How to Get Back a Former Employee

In the search for the right person for the job, managers often overlook a great source of competent and capable professionals – the list of former employees.

In a recent ZenBusiness poll, 57% of employers surveyed said they would rather return their former employee than hire a candidate who has similar qualifications. More than three-quarters (76%) of employers who took this step said they were satisfied with their decision.

This idea is also widely supported by employees, and according to the survey, 90% of them would consider returning to their old job. In addition, the survey shows that the average boomerang employee enjoys a pay jump of 20%.

Former employees are well-versed in the work environment and can navigate the office of newly hired workers faster, says David Lewis, CEO of human resources consulting firm Operationsinc. The company employs 94 people, and Lewis says he has recruited 20 former employees over the years.

When a good employee leaves his job, he tries not to burn bridges with his previous employer and keep in contact with him.

Lewis says he has repeatedly made phone calls in which his former employees have said they regret leaving work and would like to return. However, he stressed that before deciding to return a former employee, you should ask yourself 4 questions. Read more: Selection of the right employees. Tips for Human Resource Managers

1. For what reason did the employee leave your company in the past?

The appointment of a boomerang employee who has gained additional experience and knowledge from his work elsewhere can be a great positive for the company, said Mark Kluger, co-founder of Kluger Healey, a labor law consultancy. However, if the employee was fired, you should think carefully about the reasons that led to this action. “People are not fired for no reason, so you have to be careful,” Kluger says. In other cases, employees leave work because they think the grass is greener on the other side of the fence. However, if it turns out that reality does not meet their expectations, they may want to return to their old job.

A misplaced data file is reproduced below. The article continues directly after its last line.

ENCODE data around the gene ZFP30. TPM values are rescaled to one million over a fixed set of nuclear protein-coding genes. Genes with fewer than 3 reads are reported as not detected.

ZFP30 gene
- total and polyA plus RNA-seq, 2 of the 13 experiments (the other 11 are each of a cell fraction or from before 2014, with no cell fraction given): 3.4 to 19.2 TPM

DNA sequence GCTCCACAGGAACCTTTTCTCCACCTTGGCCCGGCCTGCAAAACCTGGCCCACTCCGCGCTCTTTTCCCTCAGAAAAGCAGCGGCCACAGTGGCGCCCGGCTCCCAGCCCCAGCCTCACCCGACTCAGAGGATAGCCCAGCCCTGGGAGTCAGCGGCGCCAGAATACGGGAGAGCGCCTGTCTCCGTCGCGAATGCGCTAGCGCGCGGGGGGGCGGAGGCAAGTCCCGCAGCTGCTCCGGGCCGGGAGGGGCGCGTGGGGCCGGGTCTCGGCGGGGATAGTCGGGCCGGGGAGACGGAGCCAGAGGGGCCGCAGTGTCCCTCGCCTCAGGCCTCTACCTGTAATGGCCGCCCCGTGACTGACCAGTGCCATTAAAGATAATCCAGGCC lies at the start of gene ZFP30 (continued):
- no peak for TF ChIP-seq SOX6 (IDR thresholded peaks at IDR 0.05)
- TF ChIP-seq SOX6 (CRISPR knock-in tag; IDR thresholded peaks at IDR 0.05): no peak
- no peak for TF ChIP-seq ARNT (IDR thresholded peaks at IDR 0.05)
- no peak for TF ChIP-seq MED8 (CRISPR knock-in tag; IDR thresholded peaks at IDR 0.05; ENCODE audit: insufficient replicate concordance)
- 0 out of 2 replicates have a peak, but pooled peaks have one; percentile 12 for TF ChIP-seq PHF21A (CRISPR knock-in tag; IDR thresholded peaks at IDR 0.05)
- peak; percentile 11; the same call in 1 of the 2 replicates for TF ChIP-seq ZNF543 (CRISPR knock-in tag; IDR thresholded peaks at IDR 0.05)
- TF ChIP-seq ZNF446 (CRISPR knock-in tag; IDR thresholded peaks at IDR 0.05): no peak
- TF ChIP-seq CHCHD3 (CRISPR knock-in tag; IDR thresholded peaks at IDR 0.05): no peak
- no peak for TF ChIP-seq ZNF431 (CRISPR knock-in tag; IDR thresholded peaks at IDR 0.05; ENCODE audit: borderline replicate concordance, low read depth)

Lewis advises you to thoroughly analyze the reasons and the way your ex-employee left the job. If there is something or someone who has made him or her make that decision and these factors continue to be present in the workplace, then the problem is likely to arise again, he says.

2. Is it suitable for the position offered?

If an employee has acquired new skills or been promoted to a senior position after leaving your company, think about what a position that has opened up in your company can offer him, says Joey Morris, author of the study ZenBusiness.

“An employee who has left the job once is always a risk as he or she can do it again. He may also feel that he deserves more value after having worked elsewhere,” he adds.

Despite this risk, the survey found that 55% of boomerang employees were satisfied with their return to their previous job.

3. Do his former colleagues want to work with him again?

You never decide to return a former employee solely, Lewis advises. Ask for the opinion of other people in the office and pay special attention to the feedback they share with your former colleague.

“You have to be 100% sure that your opinion of the former employee is not very different from that of other workers,” he says. You may find that your team members did not get along well with this employee and that his or her return to work would adversely affect the productivity of others.

4. What benefits will the company bring back?

Deciding to bring a former employee to work is a logical financial and professional decision, not just because you love working with him and you miss him, says Lewis. Some people want to get back to their old job because they can’t handle the responsibilities or changes they were exposed to in their new job. Although the appointment of a person you know seems simple and straightforward, you should always have a conversation about the expectations that that employee has of your potential return.

Boomerang employees are a good solution to fill the gaps in a company, especially given the high dynamics and competitiveness of today’s job market. However, before making the final decision, consider the pros and cons that go hand in hand with the return of a former employee.

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